While in my final year of studies we were in a class discussion with a professor about why there are so many Christian denominations that disagree with one another about theology, how to be saved and what the Bible actually says. The prof ended the discussion by saying “I guess we are all just a little bit wrong”. That sowed the first seed of doubt in my mind about faith and Christianity. I finished college and had no call to ministry so I entered a trade school and became a journeyman cook (some say chef but a chef has staff or an area of the kitchen to supervise). I was deeply involved in youth ministry in my local church when my senior pastor asked me if I would be interested in pursuing licensing and ordination with The Pentecostal Assemblies of Canada (PAOC). I had no call to ministry, as I understood it, but thought it to be a reasonable thing to do. I became licensed in 1981 and took an Assistant Pastor position in my local church.

    My self-esteem was poor and I had little self-confidence, the consequences of growing up in the dysfunctional home of my youth. Fundamentalist Christianity did nothing to help or heal me. In fact I feel I traded one dysfunctional parent, my father, for another even more dysfunctional parent, Jehovah! When it came time for my ordination all that was left to do was fill out the forms and go through the ceremony, I had a crisis within me. I did not believe that any Christian should be second class in the church. My local church would not allow a divorced and remarried businessman to stand for election to the church board. I disagreed that divorce and remarriage should disqualify anyone and felt deeply conflicted about taking up the ordination to an organization that did not treat people fairly. I put my ordination on hold, resigned my position and went to Europe to work in evangelism activities with a church in Germany.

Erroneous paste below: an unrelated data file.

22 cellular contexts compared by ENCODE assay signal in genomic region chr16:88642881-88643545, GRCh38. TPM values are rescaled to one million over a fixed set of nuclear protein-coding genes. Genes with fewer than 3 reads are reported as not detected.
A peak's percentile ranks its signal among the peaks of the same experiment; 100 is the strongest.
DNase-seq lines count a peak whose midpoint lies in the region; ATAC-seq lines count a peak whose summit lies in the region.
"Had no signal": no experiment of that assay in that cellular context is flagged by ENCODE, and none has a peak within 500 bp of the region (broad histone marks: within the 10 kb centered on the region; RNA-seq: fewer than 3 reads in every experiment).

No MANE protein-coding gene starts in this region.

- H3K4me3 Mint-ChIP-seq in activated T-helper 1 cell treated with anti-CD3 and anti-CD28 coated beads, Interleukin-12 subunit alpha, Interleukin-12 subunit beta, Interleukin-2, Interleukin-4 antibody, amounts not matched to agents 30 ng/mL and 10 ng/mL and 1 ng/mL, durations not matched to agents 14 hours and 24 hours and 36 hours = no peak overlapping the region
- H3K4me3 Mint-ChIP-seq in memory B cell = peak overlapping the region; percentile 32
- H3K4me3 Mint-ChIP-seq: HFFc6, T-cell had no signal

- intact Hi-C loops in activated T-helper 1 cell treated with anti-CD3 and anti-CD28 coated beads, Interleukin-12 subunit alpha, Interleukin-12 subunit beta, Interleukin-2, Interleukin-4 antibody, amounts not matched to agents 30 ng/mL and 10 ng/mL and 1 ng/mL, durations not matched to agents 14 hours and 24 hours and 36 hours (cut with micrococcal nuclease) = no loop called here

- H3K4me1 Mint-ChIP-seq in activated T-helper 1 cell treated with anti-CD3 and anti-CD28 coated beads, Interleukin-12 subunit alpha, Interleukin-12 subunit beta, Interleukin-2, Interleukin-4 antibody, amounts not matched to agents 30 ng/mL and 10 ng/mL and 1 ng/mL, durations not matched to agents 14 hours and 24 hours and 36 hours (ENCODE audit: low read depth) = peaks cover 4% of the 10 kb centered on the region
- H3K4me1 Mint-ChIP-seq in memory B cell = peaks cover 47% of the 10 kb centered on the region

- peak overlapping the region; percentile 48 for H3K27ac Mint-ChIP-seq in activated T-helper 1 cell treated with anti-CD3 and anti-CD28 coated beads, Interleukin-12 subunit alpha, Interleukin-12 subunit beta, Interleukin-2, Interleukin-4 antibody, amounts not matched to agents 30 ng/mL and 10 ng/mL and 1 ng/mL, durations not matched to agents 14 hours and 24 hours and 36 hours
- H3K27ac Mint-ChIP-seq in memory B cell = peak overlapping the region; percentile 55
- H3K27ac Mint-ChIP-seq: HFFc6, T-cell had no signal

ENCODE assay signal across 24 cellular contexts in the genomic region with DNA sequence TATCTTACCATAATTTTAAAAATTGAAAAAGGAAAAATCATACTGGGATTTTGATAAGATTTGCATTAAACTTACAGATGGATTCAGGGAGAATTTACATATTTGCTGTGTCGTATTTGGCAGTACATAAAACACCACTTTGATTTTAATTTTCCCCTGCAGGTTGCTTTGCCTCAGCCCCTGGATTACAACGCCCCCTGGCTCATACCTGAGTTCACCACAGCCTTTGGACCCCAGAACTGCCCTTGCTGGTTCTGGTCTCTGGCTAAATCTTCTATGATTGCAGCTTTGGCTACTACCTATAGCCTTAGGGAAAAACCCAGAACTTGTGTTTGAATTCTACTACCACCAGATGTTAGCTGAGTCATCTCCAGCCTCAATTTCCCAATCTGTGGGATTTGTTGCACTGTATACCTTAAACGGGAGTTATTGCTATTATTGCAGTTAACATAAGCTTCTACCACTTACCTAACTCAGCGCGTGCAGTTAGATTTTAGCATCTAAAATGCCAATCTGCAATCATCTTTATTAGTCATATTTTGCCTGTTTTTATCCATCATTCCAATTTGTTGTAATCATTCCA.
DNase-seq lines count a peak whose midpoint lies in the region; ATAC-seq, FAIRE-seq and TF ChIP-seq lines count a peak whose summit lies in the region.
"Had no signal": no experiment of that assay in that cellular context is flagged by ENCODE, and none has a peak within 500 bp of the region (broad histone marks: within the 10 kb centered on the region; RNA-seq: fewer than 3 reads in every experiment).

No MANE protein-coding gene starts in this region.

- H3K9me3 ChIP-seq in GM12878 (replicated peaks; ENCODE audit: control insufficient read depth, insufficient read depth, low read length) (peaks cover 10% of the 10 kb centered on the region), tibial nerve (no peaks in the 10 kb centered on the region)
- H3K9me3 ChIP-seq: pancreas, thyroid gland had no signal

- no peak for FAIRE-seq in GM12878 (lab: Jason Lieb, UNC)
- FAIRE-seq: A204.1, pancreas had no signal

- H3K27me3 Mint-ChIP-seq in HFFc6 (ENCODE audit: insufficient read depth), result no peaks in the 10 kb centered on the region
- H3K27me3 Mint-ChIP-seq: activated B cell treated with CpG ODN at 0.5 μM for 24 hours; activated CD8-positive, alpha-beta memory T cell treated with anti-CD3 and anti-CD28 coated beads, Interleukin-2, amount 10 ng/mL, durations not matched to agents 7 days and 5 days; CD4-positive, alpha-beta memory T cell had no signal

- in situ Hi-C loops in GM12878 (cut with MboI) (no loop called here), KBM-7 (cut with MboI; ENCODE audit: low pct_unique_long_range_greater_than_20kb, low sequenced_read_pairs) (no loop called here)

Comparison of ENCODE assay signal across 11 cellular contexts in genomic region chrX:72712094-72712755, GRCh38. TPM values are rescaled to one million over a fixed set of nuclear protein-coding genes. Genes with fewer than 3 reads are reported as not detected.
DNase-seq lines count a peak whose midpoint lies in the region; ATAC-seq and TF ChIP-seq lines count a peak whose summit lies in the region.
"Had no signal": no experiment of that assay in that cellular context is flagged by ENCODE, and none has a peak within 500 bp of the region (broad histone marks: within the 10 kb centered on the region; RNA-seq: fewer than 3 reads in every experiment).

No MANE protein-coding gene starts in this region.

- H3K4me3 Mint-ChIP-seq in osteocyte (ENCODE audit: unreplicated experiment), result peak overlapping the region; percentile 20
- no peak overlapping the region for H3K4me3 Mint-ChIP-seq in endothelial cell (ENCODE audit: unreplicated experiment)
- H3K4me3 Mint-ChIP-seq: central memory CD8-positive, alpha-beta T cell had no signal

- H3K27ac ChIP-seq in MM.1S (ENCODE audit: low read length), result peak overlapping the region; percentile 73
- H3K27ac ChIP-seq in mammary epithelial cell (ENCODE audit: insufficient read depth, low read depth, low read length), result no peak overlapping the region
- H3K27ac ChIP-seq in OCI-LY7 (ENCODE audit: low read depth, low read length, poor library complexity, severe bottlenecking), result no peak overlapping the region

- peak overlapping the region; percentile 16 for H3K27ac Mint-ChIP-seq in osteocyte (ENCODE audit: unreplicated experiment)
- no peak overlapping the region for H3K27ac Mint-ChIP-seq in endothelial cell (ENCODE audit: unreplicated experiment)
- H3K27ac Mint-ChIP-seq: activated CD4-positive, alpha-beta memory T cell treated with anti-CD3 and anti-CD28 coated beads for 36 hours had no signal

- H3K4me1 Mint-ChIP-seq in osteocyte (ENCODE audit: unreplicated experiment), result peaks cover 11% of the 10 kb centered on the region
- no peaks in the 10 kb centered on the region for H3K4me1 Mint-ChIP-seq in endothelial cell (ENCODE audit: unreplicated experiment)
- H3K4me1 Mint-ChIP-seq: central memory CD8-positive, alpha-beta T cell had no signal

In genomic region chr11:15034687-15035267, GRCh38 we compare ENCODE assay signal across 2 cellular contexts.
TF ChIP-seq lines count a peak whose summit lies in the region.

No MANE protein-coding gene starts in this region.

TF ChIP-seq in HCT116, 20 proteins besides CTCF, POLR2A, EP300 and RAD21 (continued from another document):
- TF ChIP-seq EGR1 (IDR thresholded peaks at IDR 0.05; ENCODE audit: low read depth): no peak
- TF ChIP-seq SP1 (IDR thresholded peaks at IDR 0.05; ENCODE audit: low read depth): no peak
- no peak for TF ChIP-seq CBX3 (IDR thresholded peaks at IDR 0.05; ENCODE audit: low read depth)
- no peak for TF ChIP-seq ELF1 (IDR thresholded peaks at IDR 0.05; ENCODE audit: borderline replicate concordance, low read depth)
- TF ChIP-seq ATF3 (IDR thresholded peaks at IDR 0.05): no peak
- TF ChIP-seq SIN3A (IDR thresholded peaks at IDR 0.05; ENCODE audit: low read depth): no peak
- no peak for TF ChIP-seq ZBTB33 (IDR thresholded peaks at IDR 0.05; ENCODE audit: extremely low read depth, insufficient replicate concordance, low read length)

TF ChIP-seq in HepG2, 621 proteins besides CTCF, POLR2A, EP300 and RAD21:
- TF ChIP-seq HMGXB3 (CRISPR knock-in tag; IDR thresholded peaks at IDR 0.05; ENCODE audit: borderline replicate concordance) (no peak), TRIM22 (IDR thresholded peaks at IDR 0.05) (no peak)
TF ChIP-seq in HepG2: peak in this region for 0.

Months later I returned to Canada and was instructed by church leaders to take a Youth Pastor position in another part of Western Canada. I lasted about 6 months in the position before I had what was then called a nervous breakdown. I left the ministry for good in 1984 and felt like a failure. I had put my hand to the plow and then turned back. For the next 25 years I drifted through several churches including The Evangelical Free Church, The Church of the Foursquare Gospel and The Christian and Missionary Alliance. I held several positions in my career as a cook and later in computer networking but due to the mental and emotional abuse of my past continued to run away whenever a conflict or perceived conflict arose.